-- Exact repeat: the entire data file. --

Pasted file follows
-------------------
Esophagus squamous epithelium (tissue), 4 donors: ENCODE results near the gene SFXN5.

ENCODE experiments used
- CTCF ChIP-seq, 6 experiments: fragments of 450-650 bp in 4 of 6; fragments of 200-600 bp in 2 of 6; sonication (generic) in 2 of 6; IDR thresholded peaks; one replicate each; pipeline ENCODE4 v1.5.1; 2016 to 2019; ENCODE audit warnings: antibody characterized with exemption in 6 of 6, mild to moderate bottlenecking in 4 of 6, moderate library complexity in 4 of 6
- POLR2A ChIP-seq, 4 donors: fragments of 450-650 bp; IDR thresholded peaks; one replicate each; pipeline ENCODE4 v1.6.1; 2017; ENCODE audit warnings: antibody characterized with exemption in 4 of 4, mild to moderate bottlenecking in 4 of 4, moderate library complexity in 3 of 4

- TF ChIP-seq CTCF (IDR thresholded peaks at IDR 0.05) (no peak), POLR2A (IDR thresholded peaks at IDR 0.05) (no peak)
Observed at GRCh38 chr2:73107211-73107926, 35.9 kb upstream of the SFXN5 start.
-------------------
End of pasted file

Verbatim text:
Esophagus squamous epithelium (tissue), 4 donors: ENCODE results near the gene SFXN5.

ENCODE experiments used
- CTCF ChIP-seq, 6 experiments: fragments of 450-650 bp in 4 of 6; fragments of 200-600 bp in 2 of 6; sonication (generic) in 2 of 6; IDR thresholded peaks; one replicate each; pipeline ENCODE4 v1.5.1; 2016 to 2019; ENCODE audit warnings: antibody characterized with exemption in 6 of 6, mild to moderate bottlenecking in 4 of 6, moderate library complexity in 4 of 6
- POLR2A ChIP-seq, 4 donors: fragments of 450-650 bp; IDR thresholded peaks; one replicate each; pipeline ENCODE4 v1.6.1; 2017; ENCODE audit warnings: antibody characterized with exemption in 4 of 4, mild to moderate bottlenecking in 4 of 4, moderate library complexity in 3 of 4

- TF ChIP-seq CTCF (IDR thresholded peaks at IDR 0.05) (no peak), POLR2A (IDR thresholded peaks at IDR 0.05) (no peak)
Observed at GRCh38 chr2:73107211-73107926, 35.9 kb upstream of the SFXN5 start.